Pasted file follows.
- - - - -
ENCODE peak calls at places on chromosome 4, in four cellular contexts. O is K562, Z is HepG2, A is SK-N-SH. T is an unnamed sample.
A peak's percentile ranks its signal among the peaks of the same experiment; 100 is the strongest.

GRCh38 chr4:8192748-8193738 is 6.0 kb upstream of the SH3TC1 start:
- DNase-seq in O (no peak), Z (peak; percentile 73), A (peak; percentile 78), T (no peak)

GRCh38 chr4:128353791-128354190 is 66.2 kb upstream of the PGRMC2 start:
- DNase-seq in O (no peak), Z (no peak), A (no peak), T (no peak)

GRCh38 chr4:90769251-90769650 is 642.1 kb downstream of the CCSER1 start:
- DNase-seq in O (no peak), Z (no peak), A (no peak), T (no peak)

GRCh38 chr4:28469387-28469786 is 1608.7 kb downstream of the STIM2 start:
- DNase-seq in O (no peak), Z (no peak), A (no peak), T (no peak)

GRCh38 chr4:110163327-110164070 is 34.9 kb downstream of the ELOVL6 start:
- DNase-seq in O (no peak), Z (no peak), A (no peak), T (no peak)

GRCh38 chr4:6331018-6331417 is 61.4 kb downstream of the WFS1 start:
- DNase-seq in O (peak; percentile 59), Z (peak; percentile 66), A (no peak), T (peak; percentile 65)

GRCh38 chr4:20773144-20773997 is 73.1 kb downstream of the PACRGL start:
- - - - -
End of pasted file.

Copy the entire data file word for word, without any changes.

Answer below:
ENCODE peak calls at places on chromosome 4, in four cellular contexts. O is K562, Z is HepG2, A is SK-N-SH. T is an unnamed sample.
A peak's percentile ranks its signal among the peaks of the same experiment; 100 is the strongest.

GRCh38 chr4:8192748-8193738 is 6.0 kb upstream of the SH3TC1 start:
- DNase-seq in O (no peak), Z (peak; percentile 73), A (peak; percentile 78), T (no peak)

GRCh38 chr4:128353791-128354190 is 66.2 kb upstream of the PGRMC2 start:
- DNase-seq in O (no peak), Z (no peak), A (no peak), T (no peak)

GRCh38 chr4:90769251-90769650 is 642.1 kb downstream of the CCSER1 start:
- DNase-seq in O (no peak), Z (no peak), A (no peak), T (no peak)

GRCh38 chr4:28469387-28469786 is 1608.7 kb downstream of the STIM2 start:
- DNase-seq in O (no peak), Z (no peak), A (no peak), T (no peak)

GRCh38 chr4:110163327-110164070 is 34.9 kb downstream of the ELOVL6 start:
- DNase-seq in O (no peak), Z (no peak), A (no peak), T (no peak)

GRCh38 chr4:6331018-6331417 is 61.4 kb downstream of the WFS1 start:
- DNase-seq in O (peak; percentile 59), Z (peak; percentile 66), A (no peak), T (peak; percentile 65)

GRCh38 chr4:20773144-20773997 is 73.1 kb downstream of the PACRGL start: